Since Hurricane Ian made landfall in Florida on Sept. 28, more and more of survivors’ harrowing stories of battling the Category 4 storm are coming to light.
Ron Cook, a Florida Baptist Disaster Relief volunteer, shared an account his team heard about an 80-year-old neighbor who survived flash flooding and 155-mph winds by taking shelter in his van, breathing through a small air pocket near the roof as storm waters surged through his vehicle and carried him away.
‘We knew … it would be bad’
Cook’s team assisted homeowners Stan and Amy Wiggins, who had evacuated to Amy’s sister’s home when the storm started rolling in. Florida Baptist volunteers spent an entire day removing flood-damaged furniture, baseboards and other fixtures after 4 feet of water flooded the first floor of their home.
“The day of the storm, I got a text from a neighbor who had escaped to their attic. They were in a one-story house,” Amy said. “I got another text from another girl in our neighborhood who said they were on their counters watching their stuff floating by. We knew when we got home; it would be bad.”
Not knowing where to begin
The Wigginses reached out to their McGregor Baptist Church family requesting help, and Florida volunteers with Cook’s team stepped up to respond, as they’d done for many others in the community that week.
“It’s overwhelming as far as the sense of gratitude and just not knowing where to begin as far as expressing how thankful we are and how unexpected it is,” said Stan of the help he and Amy received from Southern Baptists.
“It was daunting to see what was before us,” he noted, “and not even knowing where to begin and then to have so many people come in and just lend hands and want to help out.”
Cook’s team began recovery efforts, like their work with the Wiggins family, the day after the storm.
“We’re doing a mud-out of their home. What that entails is removing all of their possessions affected by the floodwaters,” Cook said. “After that, we will remove all the affected drywall and the insulation, taking everything down to the studs. Then, we will be spraying for mold so we can get this home as livable as possible for them while they wait for the rebuilding.”
Cook said an “incredible number” of work orders requesting help have been coming in. Hundreds of Southern Baptist Disaster Relief teams from 17 state conventions are pouring into Southwest Florida to minister to the overwhelming need.
So far, Southern Baptist volunteers have provided flood recovery, roofing repairs, debris removal and more to over 500 homes impacted by Hurricane Ian.
Another way Southern Baptist volunteers are meeting needs is through emergency feeding.
Southern Baptists have established nine feeding sites, collectively preparing more than 385,000 meals, in cities like Port Charlotte, Fort Myers and Naples to feed families who lost power during and after the storm.
Thousands of homes still remain without power in the most impacted areas, and volunteers will continue meeting this vital need until power is fully restored.
Send Relief is supporting the SBDR response by sending emergency relief supplies and meals for survivors to disaster relief teams on the ground. Just days after the storm, Send Relief sent an initial shipment of recovery supplies, including protective suits, gloves, masks and other construction materials. This truck was also loaded with bottled water, tarping for rooftops and Shockwave treatment to disinfect and kill dangerous bacteria in flooded homes.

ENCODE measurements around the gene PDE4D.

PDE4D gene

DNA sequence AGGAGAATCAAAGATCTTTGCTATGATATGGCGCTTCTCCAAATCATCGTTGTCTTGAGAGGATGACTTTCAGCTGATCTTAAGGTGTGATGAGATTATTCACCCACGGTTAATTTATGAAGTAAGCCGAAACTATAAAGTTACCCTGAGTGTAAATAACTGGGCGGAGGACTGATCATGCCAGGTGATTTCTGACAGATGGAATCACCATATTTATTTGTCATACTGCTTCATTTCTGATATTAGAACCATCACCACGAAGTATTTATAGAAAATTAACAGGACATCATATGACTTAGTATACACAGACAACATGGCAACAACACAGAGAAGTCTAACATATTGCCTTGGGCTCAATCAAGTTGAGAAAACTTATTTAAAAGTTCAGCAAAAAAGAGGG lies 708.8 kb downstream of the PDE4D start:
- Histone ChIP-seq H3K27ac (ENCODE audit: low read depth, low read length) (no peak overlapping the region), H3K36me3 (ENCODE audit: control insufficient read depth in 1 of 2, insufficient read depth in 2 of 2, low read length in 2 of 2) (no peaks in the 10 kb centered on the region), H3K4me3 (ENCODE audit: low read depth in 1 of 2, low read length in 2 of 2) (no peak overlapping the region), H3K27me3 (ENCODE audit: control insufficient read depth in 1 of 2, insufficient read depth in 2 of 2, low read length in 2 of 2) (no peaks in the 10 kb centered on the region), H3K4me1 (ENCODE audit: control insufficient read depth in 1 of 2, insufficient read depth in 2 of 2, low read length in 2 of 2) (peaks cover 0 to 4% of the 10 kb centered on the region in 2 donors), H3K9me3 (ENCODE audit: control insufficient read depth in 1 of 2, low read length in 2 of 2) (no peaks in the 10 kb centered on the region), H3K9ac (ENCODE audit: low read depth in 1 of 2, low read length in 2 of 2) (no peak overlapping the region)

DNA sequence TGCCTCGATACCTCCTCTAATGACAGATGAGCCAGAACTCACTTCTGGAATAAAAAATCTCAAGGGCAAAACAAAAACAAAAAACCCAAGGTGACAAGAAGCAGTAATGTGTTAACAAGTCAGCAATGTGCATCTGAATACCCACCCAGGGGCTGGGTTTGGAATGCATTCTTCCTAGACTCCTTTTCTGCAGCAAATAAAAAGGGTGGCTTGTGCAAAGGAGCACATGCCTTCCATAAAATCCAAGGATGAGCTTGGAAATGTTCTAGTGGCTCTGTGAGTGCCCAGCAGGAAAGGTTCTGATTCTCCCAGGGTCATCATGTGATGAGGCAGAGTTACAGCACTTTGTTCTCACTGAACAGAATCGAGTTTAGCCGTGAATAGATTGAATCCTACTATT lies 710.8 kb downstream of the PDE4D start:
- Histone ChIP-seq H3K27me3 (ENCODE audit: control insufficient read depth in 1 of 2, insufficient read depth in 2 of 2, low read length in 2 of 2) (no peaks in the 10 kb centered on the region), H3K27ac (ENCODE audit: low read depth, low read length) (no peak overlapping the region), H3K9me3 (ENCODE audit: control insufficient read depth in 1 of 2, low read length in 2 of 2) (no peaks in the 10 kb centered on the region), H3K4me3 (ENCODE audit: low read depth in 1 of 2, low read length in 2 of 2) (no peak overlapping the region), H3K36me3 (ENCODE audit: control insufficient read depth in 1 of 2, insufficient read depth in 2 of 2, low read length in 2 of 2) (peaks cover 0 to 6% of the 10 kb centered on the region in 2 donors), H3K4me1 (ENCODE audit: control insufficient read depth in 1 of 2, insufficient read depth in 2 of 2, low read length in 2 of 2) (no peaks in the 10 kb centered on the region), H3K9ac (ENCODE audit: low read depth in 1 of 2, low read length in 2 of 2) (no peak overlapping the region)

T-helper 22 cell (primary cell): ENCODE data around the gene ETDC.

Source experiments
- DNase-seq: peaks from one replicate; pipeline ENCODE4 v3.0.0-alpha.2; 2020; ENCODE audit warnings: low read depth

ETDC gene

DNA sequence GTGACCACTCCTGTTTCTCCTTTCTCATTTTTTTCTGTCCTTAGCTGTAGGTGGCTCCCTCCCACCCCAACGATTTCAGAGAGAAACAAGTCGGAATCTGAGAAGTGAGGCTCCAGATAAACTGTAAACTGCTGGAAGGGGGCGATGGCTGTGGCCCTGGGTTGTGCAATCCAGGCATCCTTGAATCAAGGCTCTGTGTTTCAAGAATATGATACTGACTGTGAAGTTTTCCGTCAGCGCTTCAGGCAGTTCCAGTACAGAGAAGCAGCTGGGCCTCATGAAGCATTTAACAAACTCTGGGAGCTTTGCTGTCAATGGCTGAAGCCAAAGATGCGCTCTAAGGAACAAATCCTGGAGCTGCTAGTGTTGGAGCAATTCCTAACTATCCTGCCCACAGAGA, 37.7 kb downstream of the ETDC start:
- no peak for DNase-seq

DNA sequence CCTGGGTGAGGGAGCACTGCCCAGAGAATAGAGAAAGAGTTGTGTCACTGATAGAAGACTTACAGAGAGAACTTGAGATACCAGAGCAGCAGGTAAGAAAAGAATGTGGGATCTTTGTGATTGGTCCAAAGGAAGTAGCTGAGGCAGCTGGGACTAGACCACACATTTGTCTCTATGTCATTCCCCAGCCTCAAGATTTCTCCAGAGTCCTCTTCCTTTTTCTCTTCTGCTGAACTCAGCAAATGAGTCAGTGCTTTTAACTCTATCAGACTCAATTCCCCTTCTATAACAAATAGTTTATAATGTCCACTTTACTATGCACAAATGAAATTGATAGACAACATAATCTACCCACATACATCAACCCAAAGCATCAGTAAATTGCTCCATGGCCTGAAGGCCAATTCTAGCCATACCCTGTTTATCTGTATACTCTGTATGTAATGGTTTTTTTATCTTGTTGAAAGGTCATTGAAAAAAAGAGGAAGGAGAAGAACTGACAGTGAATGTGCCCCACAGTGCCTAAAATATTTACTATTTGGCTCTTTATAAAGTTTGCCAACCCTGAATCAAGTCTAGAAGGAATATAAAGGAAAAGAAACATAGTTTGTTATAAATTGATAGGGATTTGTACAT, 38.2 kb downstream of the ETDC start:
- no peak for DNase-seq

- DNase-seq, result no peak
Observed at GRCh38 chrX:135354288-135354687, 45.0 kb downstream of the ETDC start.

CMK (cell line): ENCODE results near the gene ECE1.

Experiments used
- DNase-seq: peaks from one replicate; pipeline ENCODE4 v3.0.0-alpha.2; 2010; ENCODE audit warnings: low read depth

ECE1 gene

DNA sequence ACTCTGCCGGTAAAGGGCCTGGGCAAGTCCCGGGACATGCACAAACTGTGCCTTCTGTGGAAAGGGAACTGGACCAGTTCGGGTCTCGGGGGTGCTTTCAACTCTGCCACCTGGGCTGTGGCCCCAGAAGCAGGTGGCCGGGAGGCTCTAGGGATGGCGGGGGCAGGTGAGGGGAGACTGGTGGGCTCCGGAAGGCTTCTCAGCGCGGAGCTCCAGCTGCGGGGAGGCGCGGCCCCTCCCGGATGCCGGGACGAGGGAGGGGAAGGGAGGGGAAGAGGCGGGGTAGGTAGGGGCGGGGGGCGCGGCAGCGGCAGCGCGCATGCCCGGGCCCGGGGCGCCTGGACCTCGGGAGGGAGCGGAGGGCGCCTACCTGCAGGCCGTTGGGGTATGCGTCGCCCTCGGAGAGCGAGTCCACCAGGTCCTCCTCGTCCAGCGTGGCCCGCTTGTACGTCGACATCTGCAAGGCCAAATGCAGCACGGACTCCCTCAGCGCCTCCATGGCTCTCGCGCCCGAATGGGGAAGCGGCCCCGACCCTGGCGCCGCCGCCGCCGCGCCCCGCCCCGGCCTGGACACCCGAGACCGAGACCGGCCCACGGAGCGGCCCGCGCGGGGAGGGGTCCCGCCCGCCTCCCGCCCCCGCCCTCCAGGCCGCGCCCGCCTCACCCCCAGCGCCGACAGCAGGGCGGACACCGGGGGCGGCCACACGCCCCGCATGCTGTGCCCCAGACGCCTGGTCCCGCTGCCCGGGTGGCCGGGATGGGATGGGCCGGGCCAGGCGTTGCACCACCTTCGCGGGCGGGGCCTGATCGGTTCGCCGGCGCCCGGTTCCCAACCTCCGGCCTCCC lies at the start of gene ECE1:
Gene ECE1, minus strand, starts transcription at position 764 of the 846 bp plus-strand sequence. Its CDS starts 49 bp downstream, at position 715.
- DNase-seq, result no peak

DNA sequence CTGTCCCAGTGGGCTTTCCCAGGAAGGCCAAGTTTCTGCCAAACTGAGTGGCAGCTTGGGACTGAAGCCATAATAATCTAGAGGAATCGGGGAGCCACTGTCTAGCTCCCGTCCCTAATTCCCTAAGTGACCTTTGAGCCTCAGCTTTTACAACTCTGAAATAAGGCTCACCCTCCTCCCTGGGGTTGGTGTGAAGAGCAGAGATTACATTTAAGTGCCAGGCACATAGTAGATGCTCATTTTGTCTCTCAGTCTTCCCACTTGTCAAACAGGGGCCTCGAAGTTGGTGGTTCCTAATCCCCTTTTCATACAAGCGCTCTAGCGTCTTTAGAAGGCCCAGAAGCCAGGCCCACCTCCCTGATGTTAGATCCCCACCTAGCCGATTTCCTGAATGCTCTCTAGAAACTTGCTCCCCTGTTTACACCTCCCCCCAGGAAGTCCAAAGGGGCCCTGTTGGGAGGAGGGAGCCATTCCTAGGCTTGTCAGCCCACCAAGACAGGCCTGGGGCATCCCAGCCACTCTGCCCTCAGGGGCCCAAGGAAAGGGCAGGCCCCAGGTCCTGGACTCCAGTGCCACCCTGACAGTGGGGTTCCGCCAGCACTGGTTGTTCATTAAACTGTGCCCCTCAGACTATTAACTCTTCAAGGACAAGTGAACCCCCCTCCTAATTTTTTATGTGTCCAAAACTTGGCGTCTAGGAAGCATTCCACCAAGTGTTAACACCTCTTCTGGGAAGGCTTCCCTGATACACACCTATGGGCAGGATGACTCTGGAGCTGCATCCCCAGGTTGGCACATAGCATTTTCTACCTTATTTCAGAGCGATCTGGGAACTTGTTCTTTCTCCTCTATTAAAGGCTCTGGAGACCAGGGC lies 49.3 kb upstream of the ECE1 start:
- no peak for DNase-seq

“We’re here to help support the state disaster relief teams, fill in any gaps that they may have in the response. We have multiple ways at the national level to help solve those problems,” said Coy Webb, crisis response director for Send Relief.
He added, “We also seek to mobilize the resources they need quickly so that volunteers can get started as soon as they arrive.”
Long road to recovery
In anticipation of a long road to recovery in Florida, Send Relief sent a second semi-truck full of emergency relief supplies to restock inventory for SBDR teams and provide materials for the next phase of rebuilding.
These emergency packages include roofing materials, Tyvek suits, N-95 masks, safety glasses and work gloves. Send Relief will continue sending shipments of supplies to help replenish SBDR inventory for volunteers on the ground, with the next shipment heading out to Florida on Oct. 11.
“We talk about the Cooperative Program and usually we talk about it as a funding mechanism,” said Florida Baptist disaster relief director David Coggins.
He noted, “Cooperative Program in this regard is not so much about the funding mechanism as it is really about the cooperative nature of what we do as Southern Baptists. This is it in practicality and reality. It’s one thing to send your money to something, it’s another thing to see the result of that in a very practical, experiential way.
Ways to pray
“We want to make sure that, first and foremost, that people know why we’re here, who we’re here to represent and why we’re doing what we do to bring them hope in the name of the Lord Jesus,” Coggins added. “That’s always forefront in all of our minds. Pray that our volunteers and our witness across all of our locations would be strong and powerful and visible. Pray for the homeowners and the survivors. These folks have been devastated.”
If you would like to stay up to date on Send Relief’s recovery efforts, learn more here.
Other ways to help
Check with your church, association or state Baptist convention to find out how they are contributing to ongoing relief efforts in Florida, your state and beyond. To contact your state convention for more information, click here.
EDITOR’S NOTE — This story was written by Natalie Sarrett and originally published by Send Relief.